None of this means that the domains are not valuable to outsiders though. This became apparent in an auction yesterday, where Piratebay.org (without the the) was sold for $50,000 to a bidder named ‘clvrfls.’ The bid below ended up being the winning one. The Piratebay.org domain failed to renew earlier this month after which the professional ‘drop catch’ service Dropcatch.com scooped it up. They auctioned the domain off, which is a common practice, and it proved quite lucrative. What the new owner will do with the domain is unclear. It has a substantial number of backlinks and there will be plenty of type-in traffic as well. […] ThePiratebay.com is expected to drop later this week and is listed at a pending delete auction, and ThePiratebay.net and Piratebay.net will drop in a few days as well.

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Source: Slashdot – Piratebay.Org Sold For ,000 At Auction, ThePiratebay.com Up Next

Daimler Shows Off Long-Range Hydrogen Semi, New Battery Truck

Daimler, which has worked on hydrogen technology for decades, is developing a fuel-cell semi with range of up to 600 miles per fueling and next-generation battery trucks amid intensifying competition to curb diesel and carbon exhaust from heavy-duty vehicles. Forbes reports: The German auto giant’s truck unit showed off the Mercedes-Benz GenH2, a concept truck designed for long haul runs that will be tested by customers in 2023, at an event in Berlin Tuesday outlining steps it’s taking to meet the goals of the Paris Climate Agreement. Volume production of GenH2s starts in the second half of the 2020s. The company also debuted its Mercedes-Benz eActros LongHaul, a battery-powered truck for short- and medium-range routes goes about 300 miles (500 kilometers) between charges. eActros production starts in 2024.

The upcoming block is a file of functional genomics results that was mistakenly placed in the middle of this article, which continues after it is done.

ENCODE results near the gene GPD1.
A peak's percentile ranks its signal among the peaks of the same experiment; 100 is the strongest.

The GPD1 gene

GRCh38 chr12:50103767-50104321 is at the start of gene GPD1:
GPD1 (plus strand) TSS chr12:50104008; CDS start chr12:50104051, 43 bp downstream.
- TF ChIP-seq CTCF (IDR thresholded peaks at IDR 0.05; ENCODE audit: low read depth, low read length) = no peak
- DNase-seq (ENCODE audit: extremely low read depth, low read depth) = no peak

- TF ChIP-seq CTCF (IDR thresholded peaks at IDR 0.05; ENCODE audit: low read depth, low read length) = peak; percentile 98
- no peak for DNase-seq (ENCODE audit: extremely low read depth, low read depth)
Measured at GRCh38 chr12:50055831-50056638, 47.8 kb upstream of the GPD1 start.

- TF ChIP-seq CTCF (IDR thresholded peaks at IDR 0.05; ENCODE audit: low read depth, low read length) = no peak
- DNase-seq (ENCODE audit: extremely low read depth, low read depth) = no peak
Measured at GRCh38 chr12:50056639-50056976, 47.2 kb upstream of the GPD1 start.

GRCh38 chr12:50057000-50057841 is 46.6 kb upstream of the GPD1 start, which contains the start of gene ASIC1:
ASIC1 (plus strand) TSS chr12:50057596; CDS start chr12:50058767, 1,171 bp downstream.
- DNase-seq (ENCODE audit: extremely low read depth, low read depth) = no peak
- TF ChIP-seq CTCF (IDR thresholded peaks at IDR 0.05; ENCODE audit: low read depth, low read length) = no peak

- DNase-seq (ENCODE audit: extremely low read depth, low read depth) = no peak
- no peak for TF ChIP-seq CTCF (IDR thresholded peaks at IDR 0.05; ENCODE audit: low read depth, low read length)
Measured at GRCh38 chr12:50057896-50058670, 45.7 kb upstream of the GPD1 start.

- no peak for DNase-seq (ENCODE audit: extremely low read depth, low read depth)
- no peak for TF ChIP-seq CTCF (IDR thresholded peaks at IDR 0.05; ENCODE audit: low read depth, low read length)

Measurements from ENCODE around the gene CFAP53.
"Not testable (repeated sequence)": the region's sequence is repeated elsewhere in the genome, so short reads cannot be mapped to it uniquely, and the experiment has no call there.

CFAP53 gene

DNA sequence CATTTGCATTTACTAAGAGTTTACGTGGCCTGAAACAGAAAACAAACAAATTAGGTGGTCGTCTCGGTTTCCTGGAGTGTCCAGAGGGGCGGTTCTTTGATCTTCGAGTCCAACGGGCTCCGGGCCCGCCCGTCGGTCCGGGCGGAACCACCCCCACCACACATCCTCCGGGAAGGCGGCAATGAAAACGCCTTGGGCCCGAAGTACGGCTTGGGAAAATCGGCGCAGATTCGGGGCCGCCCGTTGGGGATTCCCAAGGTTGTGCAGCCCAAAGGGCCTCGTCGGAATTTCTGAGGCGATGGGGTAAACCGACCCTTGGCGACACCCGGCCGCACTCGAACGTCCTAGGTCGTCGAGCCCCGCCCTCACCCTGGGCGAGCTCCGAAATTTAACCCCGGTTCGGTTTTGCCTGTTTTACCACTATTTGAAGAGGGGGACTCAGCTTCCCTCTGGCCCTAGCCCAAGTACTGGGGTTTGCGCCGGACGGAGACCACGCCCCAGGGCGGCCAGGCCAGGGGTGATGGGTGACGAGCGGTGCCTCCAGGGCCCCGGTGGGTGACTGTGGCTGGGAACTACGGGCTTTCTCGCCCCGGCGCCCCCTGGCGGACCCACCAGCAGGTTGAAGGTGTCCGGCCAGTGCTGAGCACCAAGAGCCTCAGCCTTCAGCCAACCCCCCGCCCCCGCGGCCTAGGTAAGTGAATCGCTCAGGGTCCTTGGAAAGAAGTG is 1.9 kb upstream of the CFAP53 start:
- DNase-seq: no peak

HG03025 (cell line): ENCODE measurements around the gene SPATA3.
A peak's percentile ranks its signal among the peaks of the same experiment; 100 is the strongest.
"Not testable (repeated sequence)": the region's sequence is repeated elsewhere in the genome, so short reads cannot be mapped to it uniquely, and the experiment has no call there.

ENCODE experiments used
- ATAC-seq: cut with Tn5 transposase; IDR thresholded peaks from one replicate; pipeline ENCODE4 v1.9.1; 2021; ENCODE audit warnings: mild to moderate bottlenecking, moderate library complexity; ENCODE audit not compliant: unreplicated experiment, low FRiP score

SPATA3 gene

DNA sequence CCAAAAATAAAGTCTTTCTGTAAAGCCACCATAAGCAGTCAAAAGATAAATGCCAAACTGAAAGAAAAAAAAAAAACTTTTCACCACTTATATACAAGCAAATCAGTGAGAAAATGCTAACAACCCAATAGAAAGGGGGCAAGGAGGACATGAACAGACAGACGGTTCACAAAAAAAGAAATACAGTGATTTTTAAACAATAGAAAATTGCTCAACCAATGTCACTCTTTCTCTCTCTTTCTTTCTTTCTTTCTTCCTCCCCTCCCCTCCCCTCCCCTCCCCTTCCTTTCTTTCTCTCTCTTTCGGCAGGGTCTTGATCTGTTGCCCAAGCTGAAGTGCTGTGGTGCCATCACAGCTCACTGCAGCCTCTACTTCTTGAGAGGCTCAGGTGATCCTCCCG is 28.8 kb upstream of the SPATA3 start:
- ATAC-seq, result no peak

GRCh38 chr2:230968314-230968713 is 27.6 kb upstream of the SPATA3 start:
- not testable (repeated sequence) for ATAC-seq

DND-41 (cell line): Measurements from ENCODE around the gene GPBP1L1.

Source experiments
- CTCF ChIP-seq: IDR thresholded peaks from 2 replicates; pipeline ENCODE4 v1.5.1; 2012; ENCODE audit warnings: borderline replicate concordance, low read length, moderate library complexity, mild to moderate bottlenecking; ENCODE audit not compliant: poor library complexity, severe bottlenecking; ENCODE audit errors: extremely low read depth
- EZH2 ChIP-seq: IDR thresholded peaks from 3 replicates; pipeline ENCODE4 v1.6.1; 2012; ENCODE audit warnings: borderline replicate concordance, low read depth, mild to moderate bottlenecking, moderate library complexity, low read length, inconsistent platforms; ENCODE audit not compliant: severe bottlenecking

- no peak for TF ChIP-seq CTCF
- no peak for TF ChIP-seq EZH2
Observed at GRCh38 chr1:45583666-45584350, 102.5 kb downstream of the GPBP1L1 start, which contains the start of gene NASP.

Both trucks share Daimler’s new ePowetrain modular platform to help hold costs down. They’ll be available initially in Europe, though versions for North America and Japan will arrive around the same time, the company said. […] A unique twist with Daimler’s GenH2 truck is that the system relies on liquid hydrogen, rather than highly compressed hydrogen gas, the current standard. The benefit is that liquid hydrogen is more energy dense and uses tanks that are much lighter than those required for gaseous fuel, Daimler said. “This gives the trucks a larger cargo space and higher payload weight,” while also improving range, it said. The combination of hydrogen and battery vehicles “enables us to offer our customers the best vehicle options, depending on the application,” Daimler Chairman Martin Daum said at the event. “Battery power will be rather used for lower cargo weights and for shorter distances. Fuel-cell power will tend to be the preferred option for heavier loads and longer distances.”